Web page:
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House committee launches investigation following FTX cryptocurrency crash


WASHINGTON, DC - DECEMBER 08: CEO of FTX Sam Bankman-Fried testifies during a hearing before the House Financial Services Committee at Rayburn House Office Building on Capitol Hill December 8, 2021 in Washington, DC. The committee held a hearing on "Digital Assets and the Future of Finance: Understanding the Challenges and Benefits of Financial Innovation in the United States." (Photo by Alex Wong/Getty Images)
WASHINGTON, DC - DECEMBER 08: CEO of FTX Sam Bankman-Fried testifies during a hearing before the House Financial Services Committee at Rayburn House Office Building on Capitol Hill December 8, 2021 in Washington, DC. The committee held a hearing on "Digital Assets and the Future of Finance: Understanding the Challenges and Benefits of Financial Innovation in the United States." (Photo by Alex Wong/Getty Images)
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The House Financial Services Committee has launched an investigation following the collapse of the cryptocurrency FTX.

Lawmakers Thursday announced a bipartisan hearing will be held next month to question company leaders about the collapse estimated to have cost U.S. customers billions of dollars. The crypto crash that unfolded has resulted in calls for regulation.

Sam Bankman-Fried’s FTX is being compared to Enron — the energy company that hid its massive debt until it went bankrupt, leaving its shareholders to face more than $70 billion in losses.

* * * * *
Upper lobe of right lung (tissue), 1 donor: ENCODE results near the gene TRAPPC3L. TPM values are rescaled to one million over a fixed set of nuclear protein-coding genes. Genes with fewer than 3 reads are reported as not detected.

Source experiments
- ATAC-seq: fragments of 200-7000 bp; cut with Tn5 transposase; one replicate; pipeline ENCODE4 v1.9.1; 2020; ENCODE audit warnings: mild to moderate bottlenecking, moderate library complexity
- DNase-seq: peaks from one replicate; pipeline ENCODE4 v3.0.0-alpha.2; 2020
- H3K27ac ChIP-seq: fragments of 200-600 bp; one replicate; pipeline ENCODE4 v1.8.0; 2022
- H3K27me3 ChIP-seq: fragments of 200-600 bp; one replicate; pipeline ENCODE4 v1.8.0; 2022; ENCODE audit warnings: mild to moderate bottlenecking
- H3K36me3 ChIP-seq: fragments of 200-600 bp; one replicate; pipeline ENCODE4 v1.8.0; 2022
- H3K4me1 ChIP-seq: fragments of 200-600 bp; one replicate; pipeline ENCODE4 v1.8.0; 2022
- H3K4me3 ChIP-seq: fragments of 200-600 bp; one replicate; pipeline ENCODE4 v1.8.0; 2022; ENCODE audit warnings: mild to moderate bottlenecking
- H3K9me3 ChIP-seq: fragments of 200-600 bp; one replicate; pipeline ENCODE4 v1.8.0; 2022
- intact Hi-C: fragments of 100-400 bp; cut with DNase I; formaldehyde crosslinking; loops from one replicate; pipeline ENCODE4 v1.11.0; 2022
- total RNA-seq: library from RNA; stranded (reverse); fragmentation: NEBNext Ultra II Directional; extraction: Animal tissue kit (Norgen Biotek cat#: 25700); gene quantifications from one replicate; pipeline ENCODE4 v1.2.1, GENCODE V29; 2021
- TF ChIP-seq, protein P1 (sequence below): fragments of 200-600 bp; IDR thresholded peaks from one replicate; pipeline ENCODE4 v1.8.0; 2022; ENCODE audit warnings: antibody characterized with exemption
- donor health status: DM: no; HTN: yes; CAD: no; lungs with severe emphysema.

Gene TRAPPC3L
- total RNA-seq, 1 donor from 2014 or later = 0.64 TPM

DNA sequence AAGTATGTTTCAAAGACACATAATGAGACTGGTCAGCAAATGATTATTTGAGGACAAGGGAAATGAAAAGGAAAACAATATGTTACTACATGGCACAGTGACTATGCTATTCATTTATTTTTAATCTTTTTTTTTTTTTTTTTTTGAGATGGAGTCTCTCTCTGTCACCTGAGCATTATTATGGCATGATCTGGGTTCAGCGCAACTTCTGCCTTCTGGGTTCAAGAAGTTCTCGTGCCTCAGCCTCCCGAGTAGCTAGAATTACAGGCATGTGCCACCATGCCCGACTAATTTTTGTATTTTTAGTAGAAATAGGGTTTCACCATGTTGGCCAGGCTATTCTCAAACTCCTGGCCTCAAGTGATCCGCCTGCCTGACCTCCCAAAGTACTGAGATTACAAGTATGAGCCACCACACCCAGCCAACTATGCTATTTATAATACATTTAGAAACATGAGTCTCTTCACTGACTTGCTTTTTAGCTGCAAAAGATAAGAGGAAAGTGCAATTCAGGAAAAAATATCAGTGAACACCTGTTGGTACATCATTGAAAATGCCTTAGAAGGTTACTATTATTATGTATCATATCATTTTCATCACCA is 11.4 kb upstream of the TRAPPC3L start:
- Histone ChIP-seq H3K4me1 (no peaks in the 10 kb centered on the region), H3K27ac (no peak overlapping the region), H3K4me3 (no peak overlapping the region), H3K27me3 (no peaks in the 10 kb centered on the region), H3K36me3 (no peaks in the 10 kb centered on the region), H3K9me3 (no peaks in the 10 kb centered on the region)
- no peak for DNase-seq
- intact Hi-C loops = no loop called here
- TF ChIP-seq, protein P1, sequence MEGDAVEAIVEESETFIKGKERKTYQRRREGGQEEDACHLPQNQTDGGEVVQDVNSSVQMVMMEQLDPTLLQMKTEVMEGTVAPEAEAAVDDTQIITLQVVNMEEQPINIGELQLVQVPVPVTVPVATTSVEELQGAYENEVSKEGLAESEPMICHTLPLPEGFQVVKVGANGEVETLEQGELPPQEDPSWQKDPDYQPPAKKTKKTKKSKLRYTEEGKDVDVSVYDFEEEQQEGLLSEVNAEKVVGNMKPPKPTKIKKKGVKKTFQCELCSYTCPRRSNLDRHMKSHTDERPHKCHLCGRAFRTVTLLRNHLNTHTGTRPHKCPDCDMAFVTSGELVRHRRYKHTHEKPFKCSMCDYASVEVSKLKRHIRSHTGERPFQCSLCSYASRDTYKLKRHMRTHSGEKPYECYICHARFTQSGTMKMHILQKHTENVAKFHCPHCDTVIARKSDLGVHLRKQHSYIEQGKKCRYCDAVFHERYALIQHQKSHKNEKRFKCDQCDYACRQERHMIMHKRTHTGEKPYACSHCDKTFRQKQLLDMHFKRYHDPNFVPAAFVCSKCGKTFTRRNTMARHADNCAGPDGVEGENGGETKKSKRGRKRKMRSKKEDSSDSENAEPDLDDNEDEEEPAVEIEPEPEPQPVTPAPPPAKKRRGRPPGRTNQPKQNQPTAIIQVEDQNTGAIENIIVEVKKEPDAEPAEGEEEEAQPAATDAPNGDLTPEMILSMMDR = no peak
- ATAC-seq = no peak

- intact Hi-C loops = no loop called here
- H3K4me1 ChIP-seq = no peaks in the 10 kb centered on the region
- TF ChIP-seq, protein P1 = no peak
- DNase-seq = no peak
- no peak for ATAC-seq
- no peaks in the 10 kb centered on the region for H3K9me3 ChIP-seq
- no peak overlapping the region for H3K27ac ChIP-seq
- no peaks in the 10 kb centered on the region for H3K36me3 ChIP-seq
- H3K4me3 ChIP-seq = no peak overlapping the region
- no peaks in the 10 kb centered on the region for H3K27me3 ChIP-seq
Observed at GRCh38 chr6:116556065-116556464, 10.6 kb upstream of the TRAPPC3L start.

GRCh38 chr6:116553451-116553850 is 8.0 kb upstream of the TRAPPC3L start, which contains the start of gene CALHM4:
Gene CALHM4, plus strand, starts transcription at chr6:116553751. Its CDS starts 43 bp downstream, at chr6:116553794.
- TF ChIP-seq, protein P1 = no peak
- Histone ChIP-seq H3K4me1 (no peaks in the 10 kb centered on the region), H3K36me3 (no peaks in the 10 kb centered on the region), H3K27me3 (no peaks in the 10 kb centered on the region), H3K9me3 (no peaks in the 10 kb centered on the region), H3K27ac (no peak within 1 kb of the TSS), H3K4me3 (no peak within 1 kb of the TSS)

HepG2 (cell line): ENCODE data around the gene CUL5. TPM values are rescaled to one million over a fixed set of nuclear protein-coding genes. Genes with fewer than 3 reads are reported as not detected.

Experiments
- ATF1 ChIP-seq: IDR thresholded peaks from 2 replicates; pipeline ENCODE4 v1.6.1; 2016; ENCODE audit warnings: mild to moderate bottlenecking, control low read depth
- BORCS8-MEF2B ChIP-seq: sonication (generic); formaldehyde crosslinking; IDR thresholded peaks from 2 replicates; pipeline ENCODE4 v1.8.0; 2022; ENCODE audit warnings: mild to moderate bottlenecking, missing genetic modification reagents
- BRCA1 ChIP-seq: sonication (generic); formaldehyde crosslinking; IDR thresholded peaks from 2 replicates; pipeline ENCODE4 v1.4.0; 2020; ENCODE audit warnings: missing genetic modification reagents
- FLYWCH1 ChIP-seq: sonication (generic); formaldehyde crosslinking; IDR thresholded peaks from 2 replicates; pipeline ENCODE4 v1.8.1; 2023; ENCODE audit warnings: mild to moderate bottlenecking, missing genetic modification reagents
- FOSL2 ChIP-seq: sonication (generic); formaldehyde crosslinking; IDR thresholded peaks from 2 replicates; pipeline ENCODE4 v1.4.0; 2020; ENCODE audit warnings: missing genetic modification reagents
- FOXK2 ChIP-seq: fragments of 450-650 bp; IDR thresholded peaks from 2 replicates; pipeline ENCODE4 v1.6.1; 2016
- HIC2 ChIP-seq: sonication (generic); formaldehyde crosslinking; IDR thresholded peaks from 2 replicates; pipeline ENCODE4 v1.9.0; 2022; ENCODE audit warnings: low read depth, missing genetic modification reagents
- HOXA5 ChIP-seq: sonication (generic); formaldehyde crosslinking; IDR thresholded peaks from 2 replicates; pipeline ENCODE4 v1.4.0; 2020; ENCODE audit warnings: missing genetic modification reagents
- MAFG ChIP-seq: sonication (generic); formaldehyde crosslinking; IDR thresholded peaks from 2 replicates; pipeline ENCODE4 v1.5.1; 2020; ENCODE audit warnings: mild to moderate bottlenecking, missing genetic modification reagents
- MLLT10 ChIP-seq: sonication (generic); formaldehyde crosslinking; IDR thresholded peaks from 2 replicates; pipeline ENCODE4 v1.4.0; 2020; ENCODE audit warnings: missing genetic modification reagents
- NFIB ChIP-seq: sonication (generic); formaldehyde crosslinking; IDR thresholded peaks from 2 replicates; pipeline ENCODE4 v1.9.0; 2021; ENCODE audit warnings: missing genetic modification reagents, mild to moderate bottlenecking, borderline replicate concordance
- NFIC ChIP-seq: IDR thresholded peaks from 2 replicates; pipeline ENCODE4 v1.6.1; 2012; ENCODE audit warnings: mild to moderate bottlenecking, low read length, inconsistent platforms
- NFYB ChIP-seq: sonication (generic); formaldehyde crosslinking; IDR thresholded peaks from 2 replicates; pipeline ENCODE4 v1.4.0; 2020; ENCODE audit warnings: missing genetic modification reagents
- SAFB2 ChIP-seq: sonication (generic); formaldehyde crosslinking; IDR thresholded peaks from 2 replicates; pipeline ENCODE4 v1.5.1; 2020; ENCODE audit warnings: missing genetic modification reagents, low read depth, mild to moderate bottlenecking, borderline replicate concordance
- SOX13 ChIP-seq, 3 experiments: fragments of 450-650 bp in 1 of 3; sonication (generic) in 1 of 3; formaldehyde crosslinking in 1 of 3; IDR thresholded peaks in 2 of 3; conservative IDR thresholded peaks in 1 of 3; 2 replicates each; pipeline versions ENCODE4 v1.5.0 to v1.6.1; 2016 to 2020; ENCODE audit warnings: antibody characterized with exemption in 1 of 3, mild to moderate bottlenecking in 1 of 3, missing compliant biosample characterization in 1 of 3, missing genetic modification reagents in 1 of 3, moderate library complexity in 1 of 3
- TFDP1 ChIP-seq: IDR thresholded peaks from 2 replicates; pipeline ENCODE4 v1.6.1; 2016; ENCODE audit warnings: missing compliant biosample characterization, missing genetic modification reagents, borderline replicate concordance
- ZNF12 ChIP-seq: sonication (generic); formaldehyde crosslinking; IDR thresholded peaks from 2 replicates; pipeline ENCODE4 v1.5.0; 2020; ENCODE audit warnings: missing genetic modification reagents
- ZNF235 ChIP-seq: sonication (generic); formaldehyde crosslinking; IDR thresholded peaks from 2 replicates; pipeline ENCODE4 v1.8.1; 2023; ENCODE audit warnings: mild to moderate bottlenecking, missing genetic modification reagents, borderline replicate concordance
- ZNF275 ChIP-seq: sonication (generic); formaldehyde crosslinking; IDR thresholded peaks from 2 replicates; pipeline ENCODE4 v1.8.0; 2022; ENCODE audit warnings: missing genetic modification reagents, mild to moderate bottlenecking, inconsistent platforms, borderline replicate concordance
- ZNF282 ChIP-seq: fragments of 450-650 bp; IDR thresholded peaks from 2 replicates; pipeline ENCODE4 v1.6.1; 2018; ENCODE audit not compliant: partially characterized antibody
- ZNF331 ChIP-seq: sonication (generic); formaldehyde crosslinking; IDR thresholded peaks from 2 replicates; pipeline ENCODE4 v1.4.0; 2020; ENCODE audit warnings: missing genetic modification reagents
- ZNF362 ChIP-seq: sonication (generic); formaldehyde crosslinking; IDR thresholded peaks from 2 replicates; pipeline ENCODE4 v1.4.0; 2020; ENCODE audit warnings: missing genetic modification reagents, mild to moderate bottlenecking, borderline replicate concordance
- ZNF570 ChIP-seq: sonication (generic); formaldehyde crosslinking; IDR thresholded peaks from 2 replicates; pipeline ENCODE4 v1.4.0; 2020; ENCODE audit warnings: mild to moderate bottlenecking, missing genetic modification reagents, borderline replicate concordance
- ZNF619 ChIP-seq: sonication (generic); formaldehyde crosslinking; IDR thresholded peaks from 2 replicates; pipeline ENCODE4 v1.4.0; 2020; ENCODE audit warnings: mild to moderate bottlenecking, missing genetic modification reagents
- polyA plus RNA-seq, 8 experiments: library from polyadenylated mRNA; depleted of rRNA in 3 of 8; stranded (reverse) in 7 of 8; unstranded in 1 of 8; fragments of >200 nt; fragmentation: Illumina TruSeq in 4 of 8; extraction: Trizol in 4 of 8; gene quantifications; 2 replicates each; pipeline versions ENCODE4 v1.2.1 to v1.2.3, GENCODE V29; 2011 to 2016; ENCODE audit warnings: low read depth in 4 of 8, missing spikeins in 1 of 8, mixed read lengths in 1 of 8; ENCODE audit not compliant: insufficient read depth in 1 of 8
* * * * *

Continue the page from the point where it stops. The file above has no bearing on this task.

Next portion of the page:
The company is accused of lending out customer funds to prop up Bankman-Fried’s other business, Alameda Research.

“Customer funds were being lent out to this hedge fund, they were being replaced at the exchange with a volatile crypto token that’s value has declined,” said Jack Solowey, a financial technology policy analyst with the Cato Institute.

Critics have called out the “Biden gang” for “harassing Elon Musk” while one of the worst scams in modern finance was being perpetuated under their noses. Musk himself responded, saying that Bankman-Fried was a major democratic donor.

OpenSecrets, which tracks money in politics, shows Bankman-Fried spent about $39 million this last election cycle — about $37 million of which went to Democrats.

Still, plenty of Democrats are calling for an investigation including the House Financial Services Committee and some Senate Democrats as well.

“We've seen the damage they've caused. We will aggressively do oversight here,” said Sen. Sherrod Brown, D-Ohio.

Bankman-Fried himself reportedly had already backed a bill already moving through Congress which would bring more regulation.

“It would be very unfortunate if a bill that Sam Bankman-Fried was lobbying for to regulate centralized exchange now ended up penalizing de-centralized exchanges in the process,” Solowey said.

It’s another new landscape for Congress and the American people to navigate with no clear answers.

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